For many centuries, Chiang Mai has been renowned for its artisans and artists. But before the 1930s, the only way to reach the city was by elephant or river. Such isolation has naturally preserved the traditions in their purest historical forms. Woodcarvers and silversmiths from Chiang Mai are revered, maintaining the methods passed down from their ancestors. Their work contrasts a new age of expression, like Art Nouveau galleries and exotic design studios that barefooted monks glance at as they wander past. It’s here you can experience how traditional Thai art has been infused with a modern twist, with gallery directors taking you on a tour and local artists providing a background to their works. In addition, the abundant temples enable you to explore religious art that is influenced by neighboring countries and kingdoms, particularly Burma.
Bangkok’s art scene is flourishing, perhaps not surprising given the political overtones currently dominating the country’s social fabric. Art, as it always has been, is a form of expression that can subtly and sarcastically challenge the status quo, the element of interpretation subjective on many levels. Vibrant modern creations mix with a new style of classical representation, found in more than a dozen galleries across the city. Most are small, containing works that have influenced the Western sphere as much as the scene within Indochina. They are complemented by lively neighborhoods of street art, with graffiti the modern form of mural.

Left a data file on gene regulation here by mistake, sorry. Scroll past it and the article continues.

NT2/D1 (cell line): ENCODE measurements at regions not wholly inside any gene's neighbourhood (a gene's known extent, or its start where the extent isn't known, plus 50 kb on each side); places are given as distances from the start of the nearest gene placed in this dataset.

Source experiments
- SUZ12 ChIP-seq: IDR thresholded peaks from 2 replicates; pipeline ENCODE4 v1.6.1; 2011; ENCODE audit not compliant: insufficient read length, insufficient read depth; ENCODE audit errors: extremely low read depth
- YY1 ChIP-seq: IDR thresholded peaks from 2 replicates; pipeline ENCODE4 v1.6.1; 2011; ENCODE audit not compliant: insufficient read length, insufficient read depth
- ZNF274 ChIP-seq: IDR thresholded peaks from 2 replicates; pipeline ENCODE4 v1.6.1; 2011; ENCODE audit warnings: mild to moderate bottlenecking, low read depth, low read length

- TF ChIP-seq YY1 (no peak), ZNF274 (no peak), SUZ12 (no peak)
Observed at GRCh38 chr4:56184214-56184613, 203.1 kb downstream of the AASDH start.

This ever-expanding world of art provides an insightful look at Bangkok’s culture, in both historical and contemporary forms. Art encounters are a regular element of our private Thailand tours, a chance to go off the beaten track in a city of contrasts and contradictions. Artists lead your exploration, galleries are opened only for you, and interactive classes provide fun activities on Thailand family tours. Bangkok is a city that doesn’t always look appealing at first glance. But it’s one where surprise is abundant and a focus on art creates a new angle when most visitors follow such standard routes.
Read about Bangkok art encounters in more depth.
Chiang Rai’s art scene is imbued with paradox. But then again, don’t all cutting-edge art scenes come with the peculiarities of contradiction? Painters and sculptors live ascetic lifestyles in the mountains, secluded from the world. Buddhist influence is stoic and strong, ensuring tradition firmly retains its place. Yet the artistic creations are from the depths of the imagination, unusual and quixotic forms that have made Chiang Rai a blossoming artistic hub in Asia. The city is now the essential stop on a Thailand art tour, with the mix of tradition and fantasy also creating an intimate focus on a broader Thailand tour.
Wat RongKhun is the most well known of the artistic manifestations, an unconventional masterpiece of artist ChalermchaiKositpipat. Shimmering in the sunlight, this white temple is part place of worship and part art gallery, with bizarre interpretations of the world cast in murals across the interior, and somewhat art nouveau shapes and sculptures dominating the facade. Across Chiang Rai, private and public galleries extend the themes of Kositpipat’s temple, full of the strange and the surreal. Arts tours in Thailand provide opportunity for you to meet the artists and explore collections closed to the public, with multi-day stops in Chiang Rai immersing you in one of the world’s up and coming art scenes.